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From Nigel <>
Subject Re: Java caching of low-level index data?
Date Wed, 05 Aug 2009 15:33:23 GMT
Hi Mike,

This is a very belated reply, but I just wanted to say that I really
appreciate your comments -- this has been a very helpful and informative
discussion!  (-:


On Thu, Jul 23, 2009 at 10:50 AM, Michael McCandless <> wrote:

> On Thu, Jul 23, 2009 at 10:03 AM, Nigel<> wrote:
> > Mike, the question you raise is whether (or to what degree) the OS will
> swap
> > out app memory in favor of IO cache.  I don't know anything about how the
> > Linux kernel makes those decisions, but I guess I had hoped that
> (regardless
> > of the swappiness setting) it would be less likely to swap out
> application
> > memory for IO, than it would be to replace some cached IO data with some
> > different cached IO data.
> I think swappiness is exactly the configuration that tells Linux just
> how happily it should swapp out application memory for IO cache vs
> other IO cache for new IO cache.
> > The latter case is what kills Lucene performance
> > when you've got a lot of index data in the IO cache and a file copy or
> some
> > other operation replaces it all with something else: the OS has no way of
> > knowing that some IO cache is more desirable long-term than other IO
> > cache.
> I agree that hurts Lucene, but the former also hurts Lucene.  EG if
> the OS swaps out our norms, terms index, deleted docs, field cache,
> then that's gonna hurt search performance.  You hit maybe 10 page faults
> and suddenly you're looking at an unacceptable increase in the search
> latency.
> For a dedicated search box (your case) it'd be great to wire these
> pages (or, set swappiness to 0 and make sure you have plenty of RAM,
> which is supposed to do the same thing I believe).
> > The former case (swapping app for IO cache) makes sense, I suppose, if
> the
> > app memory hasn't been used in a long time, but with an LRU cache you
> should
> > be hitting those pages pretty frequently by definition.
> EG if your terms index is large, I bet many pages will be seen by the
> OS as rarely used.  We do a binary search through it... so the upper
> levels of that binary search tree are frequently hit, but the lower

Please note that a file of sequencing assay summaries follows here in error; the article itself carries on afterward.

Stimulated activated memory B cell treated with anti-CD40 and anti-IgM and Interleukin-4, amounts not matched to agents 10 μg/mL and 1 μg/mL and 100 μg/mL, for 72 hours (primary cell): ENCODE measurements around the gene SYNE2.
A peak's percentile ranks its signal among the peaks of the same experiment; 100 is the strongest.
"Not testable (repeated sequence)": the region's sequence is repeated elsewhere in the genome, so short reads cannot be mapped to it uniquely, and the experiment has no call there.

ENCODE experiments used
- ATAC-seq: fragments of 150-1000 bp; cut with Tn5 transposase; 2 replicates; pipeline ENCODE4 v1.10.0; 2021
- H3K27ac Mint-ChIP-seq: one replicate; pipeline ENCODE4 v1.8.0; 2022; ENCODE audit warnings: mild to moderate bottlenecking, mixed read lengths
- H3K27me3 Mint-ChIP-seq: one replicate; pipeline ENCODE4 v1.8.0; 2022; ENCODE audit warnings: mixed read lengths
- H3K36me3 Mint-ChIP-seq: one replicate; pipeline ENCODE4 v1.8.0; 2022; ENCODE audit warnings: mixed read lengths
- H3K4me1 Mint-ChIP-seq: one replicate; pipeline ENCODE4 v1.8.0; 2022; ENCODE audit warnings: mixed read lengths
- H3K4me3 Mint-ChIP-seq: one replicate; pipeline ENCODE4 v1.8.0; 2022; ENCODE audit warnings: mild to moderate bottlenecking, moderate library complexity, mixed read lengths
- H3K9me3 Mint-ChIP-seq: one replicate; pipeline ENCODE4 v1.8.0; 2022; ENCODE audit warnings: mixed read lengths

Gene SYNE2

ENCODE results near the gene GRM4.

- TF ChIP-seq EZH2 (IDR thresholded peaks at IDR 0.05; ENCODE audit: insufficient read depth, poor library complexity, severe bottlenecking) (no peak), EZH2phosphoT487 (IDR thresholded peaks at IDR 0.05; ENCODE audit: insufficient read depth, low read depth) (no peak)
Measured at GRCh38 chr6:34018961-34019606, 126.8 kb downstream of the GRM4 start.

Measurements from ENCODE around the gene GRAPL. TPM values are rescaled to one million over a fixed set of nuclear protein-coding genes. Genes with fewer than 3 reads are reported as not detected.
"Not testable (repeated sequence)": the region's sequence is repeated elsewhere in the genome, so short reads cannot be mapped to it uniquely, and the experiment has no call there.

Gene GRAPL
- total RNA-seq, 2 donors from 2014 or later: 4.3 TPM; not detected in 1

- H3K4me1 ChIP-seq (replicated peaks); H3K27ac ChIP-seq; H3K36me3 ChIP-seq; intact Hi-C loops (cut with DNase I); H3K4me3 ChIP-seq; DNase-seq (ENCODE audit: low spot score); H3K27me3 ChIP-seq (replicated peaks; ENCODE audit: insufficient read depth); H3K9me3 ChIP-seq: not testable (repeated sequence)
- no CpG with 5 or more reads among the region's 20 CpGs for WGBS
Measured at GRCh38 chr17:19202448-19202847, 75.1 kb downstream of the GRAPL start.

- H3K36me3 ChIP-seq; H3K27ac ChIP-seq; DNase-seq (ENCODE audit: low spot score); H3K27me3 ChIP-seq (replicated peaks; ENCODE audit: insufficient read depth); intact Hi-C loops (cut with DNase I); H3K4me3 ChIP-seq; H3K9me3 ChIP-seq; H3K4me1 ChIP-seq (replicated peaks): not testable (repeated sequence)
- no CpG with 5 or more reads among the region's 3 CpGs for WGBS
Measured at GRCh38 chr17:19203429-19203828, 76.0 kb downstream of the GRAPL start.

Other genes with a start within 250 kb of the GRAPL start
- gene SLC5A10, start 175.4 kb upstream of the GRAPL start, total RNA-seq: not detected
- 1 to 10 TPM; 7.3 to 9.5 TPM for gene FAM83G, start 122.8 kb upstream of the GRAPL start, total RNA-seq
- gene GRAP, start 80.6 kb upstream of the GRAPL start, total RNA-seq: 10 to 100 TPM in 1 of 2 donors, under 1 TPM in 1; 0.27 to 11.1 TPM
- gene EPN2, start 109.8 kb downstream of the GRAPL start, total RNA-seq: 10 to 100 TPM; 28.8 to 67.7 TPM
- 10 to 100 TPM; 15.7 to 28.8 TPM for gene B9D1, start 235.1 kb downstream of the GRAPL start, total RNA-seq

> levels will be much less frequently hit.  I can see the OS happily
> swapping out big chunks of the terms dict index.  And it's quite costly
> because we don't have good locality in how we access it (except
> towards the very end of the binary search).
> > But if it does swap out your Java cache for something else, you're
> > probably no worse off than before, right?  In this case you have to
> > hit the disk to fault in the paged-out cache; in the original case
> > you have to hit the disk to read the index data that's not in IO
> > cache.
> Hard to say... if it swaps out the postings, since we tend to access
> them sequentially, we have good locality and so swapping back in
> should be faster (I *think*).  I guess norms, field cache and deleted
> docs also have good locality.  Though... I'm actually not sure how
> effectively VM systems take advantage of locality when page faults are
> hit.
> > Anyway, the interaction between these things (virtual memory, IO cache,
> > disk, JVM, garbage collection, etc.) are complex and so the optimal
> > configuration is very usage-dependent.  The current Lucene behavior seems
> to
> > be the most flexible.  When/if I get a chance to try the Java caching for
> > our situation I'll report the results.
> I think the biggest low-hanging-fruit in this area would be an
> optional JNI-based extension to Lucene that'd allow merging to tell
> the OS *not* to cache the bytes that we are reading, and to optimizing
> those file descriptors for sequential access (eg do aggressive
> readahead).  It's a nightmare that a big segment merge can evict not
> only IO cache but also (with the default swappiness on most Linux
> distros) evict our in-RAM caches too!
> Mike

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